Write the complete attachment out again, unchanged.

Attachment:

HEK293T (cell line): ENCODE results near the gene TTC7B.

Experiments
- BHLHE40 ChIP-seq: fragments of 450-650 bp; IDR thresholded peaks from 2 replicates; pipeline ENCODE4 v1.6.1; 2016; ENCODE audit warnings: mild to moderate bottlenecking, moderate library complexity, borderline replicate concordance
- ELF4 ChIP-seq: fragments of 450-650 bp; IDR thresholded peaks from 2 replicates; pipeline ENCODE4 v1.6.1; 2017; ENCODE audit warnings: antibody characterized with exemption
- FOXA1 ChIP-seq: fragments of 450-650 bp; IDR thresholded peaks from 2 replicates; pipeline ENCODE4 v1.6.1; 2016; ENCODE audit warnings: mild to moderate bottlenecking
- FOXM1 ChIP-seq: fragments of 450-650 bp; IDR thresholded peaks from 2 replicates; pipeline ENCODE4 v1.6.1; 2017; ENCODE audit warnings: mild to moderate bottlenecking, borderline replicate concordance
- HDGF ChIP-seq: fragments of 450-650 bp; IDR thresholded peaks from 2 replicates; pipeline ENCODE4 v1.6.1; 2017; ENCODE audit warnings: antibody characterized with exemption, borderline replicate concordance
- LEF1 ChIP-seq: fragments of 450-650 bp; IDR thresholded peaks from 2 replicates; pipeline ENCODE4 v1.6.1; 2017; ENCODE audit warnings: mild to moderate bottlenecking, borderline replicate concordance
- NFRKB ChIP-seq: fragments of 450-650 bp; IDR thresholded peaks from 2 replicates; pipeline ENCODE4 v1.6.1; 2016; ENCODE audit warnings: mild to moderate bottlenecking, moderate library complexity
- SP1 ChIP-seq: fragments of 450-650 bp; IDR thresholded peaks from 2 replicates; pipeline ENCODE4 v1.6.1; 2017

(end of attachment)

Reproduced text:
HEK293T (cell line): ENCODE results near the gene TTC7B.

Experiments
- BHLHE40 ChIP-seq: fragments of 450-650 bp; IDR thresholded peaks from 2 replicates; pipeline ENCODE4 v1.6.1; 2016; ENCODE audit warnings: mild to moderate bottlenecking, moderate library complexity, borderline replicate concordance
- ELF4 ChIP-seq: fragments of 450-650 bp; IDR thresholded peaks from 2 replicates; pipeline ENCODE4 v1.6.1; 2017; ENCODE audit warnings: antibody characterized with exemption
- FOXA1 ChIP-seq: fragments of 450-650 bp; IDR thresholded peaks from 2 replicates; pipeline ENCODE4 v1.6.1; 2016; ENCODE audit warnings: mild to moderate bottlenecking
- FOXM1 ChIP-seq: fragments of 450-650 bp; IDR thresholded peaks from 2 replicates; pipeline ENCODE4 v1.6.1; 2017; ENCODE audit warnings: mild to moderate bottlenecking, borderline replicate concordance
- HDGF ChIP-seq: fragments of 450-650 bp; IDR thresholded peaks from 2 replicates; pipeline ENCODE4 v1.6.1; 2017; ENCODE audit warnings: antibody characterized with exemption, borderline replicate concordance
- LEF1 ChIP-seq: fragments of 450-650 bp; IDR thresholded peaks from 2 replicates; pipeline ENCODE4 v1.6.1; 2017; ENCODE audit warnings: mild to moderate bottlenecking, borderline replicate concordance
- NFRKB ChIP-seq: fragments of 450-650 bp; IDR thresholded peaks from 2 replicates; pipeline ENCODE4 v1.6.1; 2016; ENCODE audit warnings: mild to moderate bottlenecking, moderate library complexity
- SP1 ChIP-seq: fragments of 450-650 bp; IDR thresholded peaks from 2 replicates; pipeline ENCODE4 v1.6.1; 2017